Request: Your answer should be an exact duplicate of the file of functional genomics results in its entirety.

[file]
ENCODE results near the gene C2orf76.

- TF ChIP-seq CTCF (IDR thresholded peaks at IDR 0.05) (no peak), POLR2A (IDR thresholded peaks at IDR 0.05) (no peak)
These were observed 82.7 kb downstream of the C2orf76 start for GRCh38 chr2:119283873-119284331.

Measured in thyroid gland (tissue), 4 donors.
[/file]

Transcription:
ENCODE results near the gene C2orf76.

- TF ChIP-seq CTCF (IDR thresholded peaks at IDR 0.05) (no peak), POLR2A (IDR thresholded peaks at IDR 0.05) (no peak)
These were observed 82.7 kb downstream of the C2orf76 start for GRCh38 chr2:119283873-119284331.

Measured in thyroid gland (tissue), 4 donors.